The comparisons to differing national approaches to drugs or alcohol made in comments on previous ASOR blog posts are not unwarranted. In contrast, however, the resources employed to supply artifacts to their market are destroyed by that exploitation, and any knowledge their context might have provided is permanently lost. Context or provenance, the knowledge of precisely where an object was found in archaeological time and space and what we can learn from it can only be interpreted through careful scientific documentation. Once lost, it cannot be regained or reconstructed.
Who “owns” the past? What is a stakeholder?
The Declaration of Independence is a central artifact in the history, ideology, and self-image of the United States. Given its effects on world history, we could concede that other countries, especially France and Haiti, might view it as a part of their cultural heritage. So how do we balance local “ownership” with global interest or significance? Do some of us who are “stakeholders”, i.e. who are interested in or affected by the object, site, or monument, matter more than others? How do we decide?
Some scholars have argued that destruction of the Bamiyan Buddhas proves that not all local governments are suitable custodians of cultural heritage, that their role as stakeholders is immaterial. While the method used by the Taliban to suppress “undesirable” aspects of Afghan heritage was spectacularly violent, it was not unique in its intent to erase a particular facet of the past. Particular eras of a nation’s cultural heritage may be valued more than others, as the discovery of the African Burial Ground in Manhattan illustrates. In addition, all governments, even those benefiting from the preservation of their cultural patrimony, face difficult choices about protecting it as a resource and allocating funds. The slow collapse of buildings at Pompeii, while not recently caused by explosives, has also resulted in an irretrievable loss.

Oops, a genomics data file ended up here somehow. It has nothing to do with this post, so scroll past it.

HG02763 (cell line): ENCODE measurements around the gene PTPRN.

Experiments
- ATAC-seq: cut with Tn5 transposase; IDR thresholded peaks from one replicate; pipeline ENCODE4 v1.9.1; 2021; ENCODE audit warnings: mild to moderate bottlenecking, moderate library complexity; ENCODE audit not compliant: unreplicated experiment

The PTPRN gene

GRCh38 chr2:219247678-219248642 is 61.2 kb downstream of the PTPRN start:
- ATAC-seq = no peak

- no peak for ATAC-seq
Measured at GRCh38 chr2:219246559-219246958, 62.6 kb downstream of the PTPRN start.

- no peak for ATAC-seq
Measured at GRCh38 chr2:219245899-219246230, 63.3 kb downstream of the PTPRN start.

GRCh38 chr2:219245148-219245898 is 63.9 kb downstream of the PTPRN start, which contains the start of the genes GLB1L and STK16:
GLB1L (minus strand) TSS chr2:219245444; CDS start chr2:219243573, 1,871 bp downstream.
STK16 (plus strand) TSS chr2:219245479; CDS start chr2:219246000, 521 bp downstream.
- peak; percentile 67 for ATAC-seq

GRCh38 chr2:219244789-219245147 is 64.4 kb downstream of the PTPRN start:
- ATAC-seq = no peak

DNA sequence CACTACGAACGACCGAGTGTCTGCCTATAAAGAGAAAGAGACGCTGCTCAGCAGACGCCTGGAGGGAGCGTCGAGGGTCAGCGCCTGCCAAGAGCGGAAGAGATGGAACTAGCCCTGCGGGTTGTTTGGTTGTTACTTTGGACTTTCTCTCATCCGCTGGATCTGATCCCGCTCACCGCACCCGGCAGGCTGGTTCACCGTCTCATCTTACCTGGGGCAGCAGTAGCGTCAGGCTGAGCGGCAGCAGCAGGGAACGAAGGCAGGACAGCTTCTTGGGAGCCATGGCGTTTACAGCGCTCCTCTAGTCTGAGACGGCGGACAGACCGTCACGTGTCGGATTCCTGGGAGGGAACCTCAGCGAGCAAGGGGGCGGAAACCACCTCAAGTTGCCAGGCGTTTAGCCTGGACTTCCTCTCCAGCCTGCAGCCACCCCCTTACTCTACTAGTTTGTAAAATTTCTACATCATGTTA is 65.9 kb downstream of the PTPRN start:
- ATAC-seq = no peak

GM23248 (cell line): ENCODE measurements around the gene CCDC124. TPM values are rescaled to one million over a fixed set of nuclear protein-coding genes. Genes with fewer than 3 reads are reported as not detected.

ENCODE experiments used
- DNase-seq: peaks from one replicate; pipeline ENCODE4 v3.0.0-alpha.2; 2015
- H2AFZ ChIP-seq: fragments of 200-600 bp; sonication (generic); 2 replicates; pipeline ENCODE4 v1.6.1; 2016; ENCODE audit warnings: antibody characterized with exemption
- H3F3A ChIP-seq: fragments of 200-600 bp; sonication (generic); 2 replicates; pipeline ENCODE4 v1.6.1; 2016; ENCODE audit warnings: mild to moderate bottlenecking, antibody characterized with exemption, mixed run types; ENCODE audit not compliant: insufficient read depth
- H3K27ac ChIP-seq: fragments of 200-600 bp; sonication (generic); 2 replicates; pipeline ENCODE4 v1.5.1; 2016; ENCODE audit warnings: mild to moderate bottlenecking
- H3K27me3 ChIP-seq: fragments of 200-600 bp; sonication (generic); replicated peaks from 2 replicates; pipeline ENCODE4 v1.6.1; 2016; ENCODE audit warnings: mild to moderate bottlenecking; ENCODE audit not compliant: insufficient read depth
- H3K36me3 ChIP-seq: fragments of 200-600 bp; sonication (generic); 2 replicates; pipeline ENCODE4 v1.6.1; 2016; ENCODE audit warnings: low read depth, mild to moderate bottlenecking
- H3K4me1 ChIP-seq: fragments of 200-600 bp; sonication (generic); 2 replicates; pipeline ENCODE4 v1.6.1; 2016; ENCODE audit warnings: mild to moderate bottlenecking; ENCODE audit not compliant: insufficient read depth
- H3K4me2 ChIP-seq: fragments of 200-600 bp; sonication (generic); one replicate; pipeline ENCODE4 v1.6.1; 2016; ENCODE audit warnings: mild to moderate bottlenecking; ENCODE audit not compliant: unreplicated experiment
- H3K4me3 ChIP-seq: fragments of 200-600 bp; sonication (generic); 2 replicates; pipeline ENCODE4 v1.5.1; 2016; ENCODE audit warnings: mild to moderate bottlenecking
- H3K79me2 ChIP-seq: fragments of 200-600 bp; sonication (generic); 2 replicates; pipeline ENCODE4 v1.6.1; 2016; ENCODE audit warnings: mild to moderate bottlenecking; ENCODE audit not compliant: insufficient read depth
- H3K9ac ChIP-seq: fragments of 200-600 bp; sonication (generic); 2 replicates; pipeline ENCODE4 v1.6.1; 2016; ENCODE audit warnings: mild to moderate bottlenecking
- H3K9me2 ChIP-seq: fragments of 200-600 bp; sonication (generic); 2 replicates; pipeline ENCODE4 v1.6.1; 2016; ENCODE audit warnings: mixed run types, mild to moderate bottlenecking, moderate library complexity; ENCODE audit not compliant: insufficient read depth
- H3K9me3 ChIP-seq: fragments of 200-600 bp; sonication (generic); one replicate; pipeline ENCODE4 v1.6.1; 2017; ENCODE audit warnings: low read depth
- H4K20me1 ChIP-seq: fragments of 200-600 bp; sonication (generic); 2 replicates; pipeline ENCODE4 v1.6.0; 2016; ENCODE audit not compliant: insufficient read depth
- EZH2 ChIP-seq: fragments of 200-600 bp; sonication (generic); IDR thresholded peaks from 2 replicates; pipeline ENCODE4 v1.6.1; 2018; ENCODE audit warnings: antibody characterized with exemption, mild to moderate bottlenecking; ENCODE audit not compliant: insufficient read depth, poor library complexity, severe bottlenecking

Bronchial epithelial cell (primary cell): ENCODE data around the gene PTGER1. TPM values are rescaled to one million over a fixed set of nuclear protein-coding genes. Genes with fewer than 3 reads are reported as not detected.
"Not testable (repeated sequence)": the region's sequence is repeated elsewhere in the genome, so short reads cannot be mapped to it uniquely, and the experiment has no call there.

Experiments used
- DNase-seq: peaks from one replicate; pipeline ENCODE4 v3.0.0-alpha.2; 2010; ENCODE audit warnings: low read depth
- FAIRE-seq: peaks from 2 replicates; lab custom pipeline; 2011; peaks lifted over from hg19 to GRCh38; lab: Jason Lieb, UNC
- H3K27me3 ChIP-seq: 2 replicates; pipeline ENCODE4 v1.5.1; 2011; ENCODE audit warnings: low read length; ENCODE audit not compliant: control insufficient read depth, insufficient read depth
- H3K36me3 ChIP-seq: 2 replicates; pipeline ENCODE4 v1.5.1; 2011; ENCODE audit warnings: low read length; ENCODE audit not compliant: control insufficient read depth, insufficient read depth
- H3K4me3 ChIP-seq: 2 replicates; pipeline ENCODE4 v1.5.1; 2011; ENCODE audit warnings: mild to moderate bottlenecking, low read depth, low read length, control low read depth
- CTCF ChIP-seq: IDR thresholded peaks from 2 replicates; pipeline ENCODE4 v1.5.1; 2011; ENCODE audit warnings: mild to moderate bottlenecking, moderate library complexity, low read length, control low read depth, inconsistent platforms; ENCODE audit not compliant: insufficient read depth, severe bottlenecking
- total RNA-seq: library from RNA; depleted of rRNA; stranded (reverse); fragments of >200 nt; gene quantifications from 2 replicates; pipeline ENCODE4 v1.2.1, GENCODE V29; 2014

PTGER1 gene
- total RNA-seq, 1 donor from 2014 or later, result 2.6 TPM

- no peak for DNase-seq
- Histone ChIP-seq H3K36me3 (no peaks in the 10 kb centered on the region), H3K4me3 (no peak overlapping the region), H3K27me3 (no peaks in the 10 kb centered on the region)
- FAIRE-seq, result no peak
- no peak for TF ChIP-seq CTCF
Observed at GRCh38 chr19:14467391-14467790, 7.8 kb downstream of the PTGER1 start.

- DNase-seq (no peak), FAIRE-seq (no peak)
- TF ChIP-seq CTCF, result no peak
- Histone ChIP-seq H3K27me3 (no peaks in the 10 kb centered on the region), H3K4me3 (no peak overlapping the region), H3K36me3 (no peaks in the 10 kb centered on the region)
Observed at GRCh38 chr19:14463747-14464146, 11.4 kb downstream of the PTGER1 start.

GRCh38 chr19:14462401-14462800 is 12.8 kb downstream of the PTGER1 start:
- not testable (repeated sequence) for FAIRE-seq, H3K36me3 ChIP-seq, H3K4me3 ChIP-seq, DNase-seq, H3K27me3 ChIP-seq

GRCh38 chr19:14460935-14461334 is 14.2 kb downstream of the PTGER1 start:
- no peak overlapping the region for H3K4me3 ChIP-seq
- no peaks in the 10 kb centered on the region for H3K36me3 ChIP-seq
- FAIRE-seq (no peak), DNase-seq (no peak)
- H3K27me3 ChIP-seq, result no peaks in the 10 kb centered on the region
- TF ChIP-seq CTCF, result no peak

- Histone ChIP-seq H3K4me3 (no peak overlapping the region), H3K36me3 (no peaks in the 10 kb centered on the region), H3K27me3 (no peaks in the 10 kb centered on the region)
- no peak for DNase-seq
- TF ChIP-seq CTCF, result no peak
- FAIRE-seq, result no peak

Now let’s add another layer of complexity. What if the choices for one stakeholder pit access to clean water against the preservation of a 2000-year-old tomb and the objects in it? There are economic arguments for the preservation of the 2000-year-old tomb even in the context of such a stark choice.
Archaeological resources can contribute to local economies in multiple ways, including short-term effects during excavation and conservation, and in perpetuity through museums and tourism. The shift that favors the placement of artifacts in a local museum over their collection in a central, national museum is one that invests in local communities and sets objects in a contextualized past and present. My first glimpse of the damaged Parthenon in its topographical relationship to the city below was more moving than my encounters with the disembodied fragments in the Louvre or the British Museum.